Nature Notes

Written by Tolly Beck
Tolly Beck is the horticulturist at Lasdon Park and Arboretum in Westchester County. She was formerly a horticulture educator for New York Botanical Gardens in the Bronx and Cornell Cooperative Extension of Rockland, NY.

The Birds at Lasdon

    Fourteen baby bluebirds were banded and fledged at Lasdon this summer, as part of Sandy Morrissey’s Eastern Bluebird Project.   The intestinal parasite problem has passed, and it was great to see the bluebird population building at Lasdon once again.  It was a difficult start to the nesting season for the bluebirds as well as other nesting birds as the weather remained cold for quite an extended time.  The birds adjusted and postponed egg laying until there were sufficient insects about to feed themselves as well as their future nestlings.  A male bluebird parent was recaptured at one of the nesting boxes and we discovered that he had been banded previously at Lasdon in 2017 as a nestling.  It was so nice to know that he had returned to Lasdon with his mate this past summer to start a family.    

    On a visit to Lasdon these days you may find a few more bird feathers on the lawns, trails, and pathways.  Many birds, especially those that migrate further south for winter, finish their molt in September and early October.  During a molt, all (or many) of a bird’s feathers are gradually replaced with new ones.  Molts often vary among bird species, but molting usually occurs after birds have finished nest building in spring and raising their families in summer. Their new feathers replace their tattered, worn feathers and better equip the birds for their winter migrations as well as provide increased warmth if they are year-round residents.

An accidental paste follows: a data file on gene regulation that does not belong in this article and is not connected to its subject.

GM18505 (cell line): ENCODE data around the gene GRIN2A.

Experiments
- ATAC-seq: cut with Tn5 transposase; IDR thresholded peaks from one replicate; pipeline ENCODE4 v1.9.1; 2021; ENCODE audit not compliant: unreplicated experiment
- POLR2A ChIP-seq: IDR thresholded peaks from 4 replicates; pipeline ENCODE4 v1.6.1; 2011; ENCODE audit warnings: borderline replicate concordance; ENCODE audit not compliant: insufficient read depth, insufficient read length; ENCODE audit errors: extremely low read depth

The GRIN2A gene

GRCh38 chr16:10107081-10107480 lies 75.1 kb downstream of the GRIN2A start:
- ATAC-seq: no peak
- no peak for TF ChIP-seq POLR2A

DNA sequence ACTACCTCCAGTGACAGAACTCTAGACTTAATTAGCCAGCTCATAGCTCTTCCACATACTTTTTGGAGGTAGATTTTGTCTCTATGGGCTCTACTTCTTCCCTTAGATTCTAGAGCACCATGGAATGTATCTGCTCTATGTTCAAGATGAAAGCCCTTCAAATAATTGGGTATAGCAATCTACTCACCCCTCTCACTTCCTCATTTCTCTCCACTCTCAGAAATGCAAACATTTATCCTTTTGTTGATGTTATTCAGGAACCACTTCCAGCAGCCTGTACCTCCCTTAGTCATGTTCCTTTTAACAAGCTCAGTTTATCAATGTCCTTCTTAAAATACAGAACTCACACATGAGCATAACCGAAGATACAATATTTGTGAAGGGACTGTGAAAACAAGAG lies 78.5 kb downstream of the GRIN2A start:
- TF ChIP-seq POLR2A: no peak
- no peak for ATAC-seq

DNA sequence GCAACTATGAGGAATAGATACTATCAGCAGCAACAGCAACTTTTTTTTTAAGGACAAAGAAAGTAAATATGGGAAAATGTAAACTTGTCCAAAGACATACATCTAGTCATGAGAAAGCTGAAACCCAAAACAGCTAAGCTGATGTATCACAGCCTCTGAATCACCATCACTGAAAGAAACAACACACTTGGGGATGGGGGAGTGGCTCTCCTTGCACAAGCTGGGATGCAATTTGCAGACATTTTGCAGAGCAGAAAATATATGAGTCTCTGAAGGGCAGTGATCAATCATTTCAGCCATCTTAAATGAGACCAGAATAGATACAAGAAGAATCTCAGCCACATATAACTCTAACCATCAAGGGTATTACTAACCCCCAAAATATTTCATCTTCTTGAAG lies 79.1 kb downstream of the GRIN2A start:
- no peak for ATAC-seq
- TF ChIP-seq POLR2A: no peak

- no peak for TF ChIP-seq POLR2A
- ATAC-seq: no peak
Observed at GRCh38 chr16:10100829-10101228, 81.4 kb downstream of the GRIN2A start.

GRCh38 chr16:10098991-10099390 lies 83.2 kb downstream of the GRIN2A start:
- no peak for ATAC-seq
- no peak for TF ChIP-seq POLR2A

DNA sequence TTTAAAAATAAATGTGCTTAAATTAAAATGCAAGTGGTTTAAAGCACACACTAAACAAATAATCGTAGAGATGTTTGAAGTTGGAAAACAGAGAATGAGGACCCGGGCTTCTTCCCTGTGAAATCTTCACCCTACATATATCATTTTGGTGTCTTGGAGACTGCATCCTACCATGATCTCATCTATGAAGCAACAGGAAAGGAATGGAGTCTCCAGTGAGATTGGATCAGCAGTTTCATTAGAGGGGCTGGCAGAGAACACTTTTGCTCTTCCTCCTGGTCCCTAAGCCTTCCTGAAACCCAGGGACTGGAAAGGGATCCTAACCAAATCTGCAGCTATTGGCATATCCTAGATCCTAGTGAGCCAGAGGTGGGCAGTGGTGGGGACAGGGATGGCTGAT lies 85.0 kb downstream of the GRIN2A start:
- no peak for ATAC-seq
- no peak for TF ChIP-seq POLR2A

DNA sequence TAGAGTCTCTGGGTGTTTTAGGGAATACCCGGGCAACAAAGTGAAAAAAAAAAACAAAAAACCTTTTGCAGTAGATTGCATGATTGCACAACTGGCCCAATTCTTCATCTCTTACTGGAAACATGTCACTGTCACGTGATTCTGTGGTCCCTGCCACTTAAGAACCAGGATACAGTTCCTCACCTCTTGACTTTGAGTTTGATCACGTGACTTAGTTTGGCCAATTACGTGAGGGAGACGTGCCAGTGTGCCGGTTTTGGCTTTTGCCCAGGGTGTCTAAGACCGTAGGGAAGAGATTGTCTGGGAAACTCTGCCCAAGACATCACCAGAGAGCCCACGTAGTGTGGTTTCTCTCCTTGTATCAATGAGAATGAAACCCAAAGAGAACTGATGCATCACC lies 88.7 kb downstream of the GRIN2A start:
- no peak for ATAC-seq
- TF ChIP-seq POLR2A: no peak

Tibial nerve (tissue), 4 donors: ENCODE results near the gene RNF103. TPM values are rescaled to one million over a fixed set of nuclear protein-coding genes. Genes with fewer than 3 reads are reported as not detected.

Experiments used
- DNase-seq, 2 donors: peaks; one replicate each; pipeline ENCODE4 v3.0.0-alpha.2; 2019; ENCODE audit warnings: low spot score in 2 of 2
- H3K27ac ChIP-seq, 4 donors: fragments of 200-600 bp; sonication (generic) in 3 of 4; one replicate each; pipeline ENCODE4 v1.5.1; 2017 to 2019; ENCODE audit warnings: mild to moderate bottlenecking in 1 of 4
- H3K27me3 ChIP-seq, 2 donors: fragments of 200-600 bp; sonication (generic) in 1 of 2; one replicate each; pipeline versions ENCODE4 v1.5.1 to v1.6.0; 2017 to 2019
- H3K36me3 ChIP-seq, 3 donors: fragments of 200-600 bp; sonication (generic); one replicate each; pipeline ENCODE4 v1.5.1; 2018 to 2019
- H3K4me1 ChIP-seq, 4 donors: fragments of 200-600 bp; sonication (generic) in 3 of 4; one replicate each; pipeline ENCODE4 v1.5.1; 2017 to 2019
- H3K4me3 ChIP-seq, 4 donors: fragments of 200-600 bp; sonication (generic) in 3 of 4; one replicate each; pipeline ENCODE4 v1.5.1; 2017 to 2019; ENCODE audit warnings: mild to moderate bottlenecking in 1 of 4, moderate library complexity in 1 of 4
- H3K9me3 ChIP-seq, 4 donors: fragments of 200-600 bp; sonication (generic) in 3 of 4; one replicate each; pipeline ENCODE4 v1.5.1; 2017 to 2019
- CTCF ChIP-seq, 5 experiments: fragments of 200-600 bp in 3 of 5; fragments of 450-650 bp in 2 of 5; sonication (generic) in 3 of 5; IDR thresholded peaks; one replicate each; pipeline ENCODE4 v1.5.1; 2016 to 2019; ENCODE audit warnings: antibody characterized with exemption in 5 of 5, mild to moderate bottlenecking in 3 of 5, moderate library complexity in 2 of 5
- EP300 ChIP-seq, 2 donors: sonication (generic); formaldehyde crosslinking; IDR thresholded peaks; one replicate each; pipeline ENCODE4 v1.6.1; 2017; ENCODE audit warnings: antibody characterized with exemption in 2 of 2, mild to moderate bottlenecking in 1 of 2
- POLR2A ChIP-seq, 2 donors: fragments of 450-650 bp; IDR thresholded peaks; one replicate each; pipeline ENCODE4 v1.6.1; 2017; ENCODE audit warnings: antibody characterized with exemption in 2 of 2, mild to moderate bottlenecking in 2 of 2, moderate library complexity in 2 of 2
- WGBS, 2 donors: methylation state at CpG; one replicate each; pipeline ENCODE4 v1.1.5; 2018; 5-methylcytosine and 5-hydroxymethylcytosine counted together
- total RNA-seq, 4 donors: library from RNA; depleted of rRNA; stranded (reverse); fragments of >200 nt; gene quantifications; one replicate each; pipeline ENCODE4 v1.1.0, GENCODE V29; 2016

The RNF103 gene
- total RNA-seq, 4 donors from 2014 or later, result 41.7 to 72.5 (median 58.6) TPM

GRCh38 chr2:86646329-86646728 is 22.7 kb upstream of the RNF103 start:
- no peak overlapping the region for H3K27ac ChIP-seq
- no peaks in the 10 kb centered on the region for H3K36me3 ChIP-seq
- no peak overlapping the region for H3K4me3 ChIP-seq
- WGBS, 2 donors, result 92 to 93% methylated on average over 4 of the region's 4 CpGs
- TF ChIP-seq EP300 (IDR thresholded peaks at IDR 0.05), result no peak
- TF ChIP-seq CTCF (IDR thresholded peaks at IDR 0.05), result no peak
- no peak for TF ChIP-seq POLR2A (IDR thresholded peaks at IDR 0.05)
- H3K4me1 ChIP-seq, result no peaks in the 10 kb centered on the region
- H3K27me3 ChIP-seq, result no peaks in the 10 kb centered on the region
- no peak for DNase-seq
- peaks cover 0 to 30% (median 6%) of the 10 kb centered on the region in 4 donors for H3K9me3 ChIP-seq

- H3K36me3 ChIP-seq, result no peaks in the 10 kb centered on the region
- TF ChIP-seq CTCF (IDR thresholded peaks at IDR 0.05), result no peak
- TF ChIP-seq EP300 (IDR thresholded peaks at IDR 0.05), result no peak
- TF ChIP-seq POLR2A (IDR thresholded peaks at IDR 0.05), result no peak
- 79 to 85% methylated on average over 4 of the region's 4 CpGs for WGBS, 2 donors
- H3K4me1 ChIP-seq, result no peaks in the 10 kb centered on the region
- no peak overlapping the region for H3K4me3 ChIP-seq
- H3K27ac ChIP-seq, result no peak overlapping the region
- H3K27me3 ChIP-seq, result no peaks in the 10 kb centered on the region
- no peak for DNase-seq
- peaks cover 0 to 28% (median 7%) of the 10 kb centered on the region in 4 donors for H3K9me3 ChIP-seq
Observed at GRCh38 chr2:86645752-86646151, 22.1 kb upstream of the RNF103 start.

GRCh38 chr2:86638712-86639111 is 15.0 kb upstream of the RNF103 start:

Many of our local birds do remain in the area.  Cardinals, titmice, chickadees, woodpeckers, goldfinches and many of the bluebirds can be seen at Lasdon throughout the year.   Autumn is an especially beautiful time to visit as the woods begin to fill with colorful leaves in shades of red, orange and yellow.  You will often see movement of the leaves in the small trees and the shrubs as the birds take advantage of fruit that has recently become abundant.  Come and enjoy the beauty of the harvest.